Customised mobile data changes business models

NEW DELHI — From helping parents to remember the vaccination schedule of their infants to enabling thousands of employees in a company keep in touch and provide better customer services, instant alerts using the mobile platform is changing the face of business.



By (IANS)

Published: Tue 8 Aug 2006, 10:38 AM

Last updated: Sat 4 Apr 2015, 2:09 PM

Not only business enterprises but also political parties and religious groups are employing these new technology tools to keep track and provide instant communications, says Vijay Shukla, the country head of Gurgaon-based ValueFirst Messaging Pvt Ltd.

Started four years ago by a group of Europeans and non-resident Indians (NRIs) to tap the IT market in Europe, ValueFirst has since made the Asian region, particularly India, the main focus of its customised mobile data service, capitalising on the mobile and Internet boom in the country.

"It is not just business enterprises like media houses, FMCG (fast-moving consumer goods) companies but also airlines, railways, political and religious organisations are using this medium," Shukla told IANS.

Providing an array of customised solutions for small and large enterprises, the mobile virtual network operator (MVNO) has over 500 enterprises as its customers, such as HDFC, Convergys, ITC, Pepsi, Whirlpool, Apollo Tyres and Gillette.

Having selected ValueFirst for its ability to provide complete solutions, ING Vysya vice president A.B.K. Rao said it has helped the bank to provide customers better services like offering information on balance enquiries and chequebook requirements.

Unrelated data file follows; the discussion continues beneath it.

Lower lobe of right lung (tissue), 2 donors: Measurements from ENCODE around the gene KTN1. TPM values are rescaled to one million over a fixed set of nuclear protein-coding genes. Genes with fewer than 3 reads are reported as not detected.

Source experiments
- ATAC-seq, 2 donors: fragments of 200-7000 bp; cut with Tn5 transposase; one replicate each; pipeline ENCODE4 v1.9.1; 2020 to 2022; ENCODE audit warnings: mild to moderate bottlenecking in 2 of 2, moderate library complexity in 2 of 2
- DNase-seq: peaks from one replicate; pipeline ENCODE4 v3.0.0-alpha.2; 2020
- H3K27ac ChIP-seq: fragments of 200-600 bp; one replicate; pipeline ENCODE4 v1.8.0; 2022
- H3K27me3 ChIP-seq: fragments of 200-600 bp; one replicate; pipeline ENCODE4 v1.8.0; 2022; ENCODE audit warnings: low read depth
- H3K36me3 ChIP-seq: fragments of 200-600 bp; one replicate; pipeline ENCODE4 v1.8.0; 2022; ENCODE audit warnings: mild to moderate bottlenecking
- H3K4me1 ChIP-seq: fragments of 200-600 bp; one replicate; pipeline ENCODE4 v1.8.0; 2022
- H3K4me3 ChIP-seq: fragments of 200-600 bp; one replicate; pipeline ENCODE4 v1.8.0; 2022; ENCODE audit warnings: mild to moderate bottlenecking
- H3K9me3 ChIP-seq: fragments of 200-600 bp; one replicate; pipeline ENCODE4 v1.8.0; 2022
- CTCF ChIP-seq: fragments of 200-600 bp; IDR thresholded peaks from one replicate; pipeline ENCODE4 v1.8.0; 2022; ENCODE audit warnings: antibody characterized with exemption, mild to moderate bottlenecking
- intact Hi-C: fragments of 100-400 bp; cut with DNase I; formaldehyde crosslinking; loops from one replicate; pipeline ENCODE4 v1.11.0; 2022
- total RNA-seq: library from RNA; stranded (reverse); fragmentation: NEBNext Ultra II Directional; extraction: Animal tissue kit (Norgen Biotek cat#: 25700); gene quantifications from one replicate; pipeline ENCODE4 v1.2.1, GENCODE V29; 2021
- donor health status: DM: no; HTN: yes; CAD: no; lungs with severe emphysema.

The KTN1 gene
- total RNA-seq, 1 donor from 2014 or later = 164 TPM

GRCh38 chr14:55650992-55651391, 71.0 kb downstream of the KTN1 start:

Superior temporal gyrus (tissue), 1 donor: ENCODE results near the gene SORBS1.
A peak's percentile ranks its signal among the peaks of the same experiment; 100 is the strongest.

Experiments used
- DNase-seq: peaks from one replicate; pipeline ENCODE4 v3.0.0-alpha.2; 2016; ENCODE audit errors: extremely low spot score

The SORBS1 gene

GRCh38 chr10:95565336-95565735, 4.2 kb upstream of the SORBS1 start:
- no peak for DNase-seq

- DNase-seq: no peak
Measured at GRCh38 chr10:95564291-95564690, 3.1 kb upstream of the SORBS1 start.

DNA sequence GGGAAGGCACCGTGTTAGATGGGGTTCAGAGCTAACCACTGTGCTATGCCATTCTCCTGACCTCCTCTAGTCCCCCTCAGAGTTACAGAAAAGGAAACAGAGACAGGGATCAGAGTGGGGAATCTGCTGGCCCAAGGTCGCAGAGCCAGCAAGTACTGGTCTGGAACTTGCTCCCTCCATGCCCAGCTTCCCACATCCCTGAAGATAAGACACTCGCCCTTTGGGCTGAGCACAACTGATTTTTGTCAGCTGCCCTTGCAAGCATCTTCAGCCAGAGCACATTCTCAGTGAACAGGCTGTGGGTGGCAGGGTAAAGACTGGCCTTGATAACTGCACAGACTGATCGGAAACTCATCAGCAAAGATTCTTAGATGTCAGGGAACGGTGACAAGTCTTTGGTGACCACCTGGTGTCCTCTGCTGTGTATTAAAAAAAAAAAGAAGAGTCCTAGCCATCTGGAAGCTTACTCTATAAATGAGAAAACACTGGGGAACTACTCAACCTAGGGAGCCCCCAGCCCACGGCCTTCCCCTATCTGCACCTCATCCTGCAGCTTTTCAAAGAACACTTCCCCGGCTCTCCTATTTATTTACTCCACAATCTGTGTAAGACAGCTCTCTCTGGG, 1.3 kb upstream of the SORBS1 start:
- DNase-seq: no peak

"We are soon planning to expand linkages through the same platform to offer value transactions," Rao said.

In the case of Chiron Panacea Vaccines, manufacturers of combination vaccines, "ValueFirst has provided the platform to facilitate parents to get registered after the birth of their child and keep getting continuous remainders for the next two years," said Masood Alam, CEO of Chiron Panacea Vaccines.

Given India's continuing struggle to improve immunisation rate, Alam saw this free service being provided in some parts of Karnataka, Tamil Nadu and Maharashtra as a means to ensure that tiny tots get the requisite vaccinations on time.

Other than the initial charge of registering with the mobile toll number, no charges are levied for the regular remainders.

For parents constantly worrying about the safety of their children, ValueFirst is planning to soon come out with a product similar to Walt Disney's for providing children with mobiles that provide connections only to safe numbers and emergency alerts.

The network models are varied according to customer requirements, said Shukla.

So whether it is value-added services like informing customers about the status of their e-tickets and helping with travel plans or soon-to-be-launched weather updates and developing mobile payment gateways, ValueFirst is gearing to offer new solutions.

"We have developed a mobile payment gateway for micro-payments and have applied for a patent in Europe. Once we get it, we would be ready to provide the service for mobile commerce — small money transactions using mobile phones — to serve end-users. It would allow for mobile to mobile money transfer," said Shukla.

The reach of the technology seems endless. Paint companies like Britain's ICI Chemicals and Paints is using it to manage its entire supply chain including helping customers get their exact shade of greys and blues a mobile call away.

Optimistic of India being a major growth centre, Shukla said India currently contributes 40 percent of the company's global revenues of about Rs.200 million. The remaining income comes from Britain, Germany and other markets where it has established a presence.

"The growth is such that even without adding a single customer we can expect to raise the revenues to Rs.400 million this year." The company is nonetheless rolling out plans to penetrate several new markets in Africa, Thailand, Pakistan and Romania. China is another market on the radar but plans are held up due to the unclear regulatory regime.


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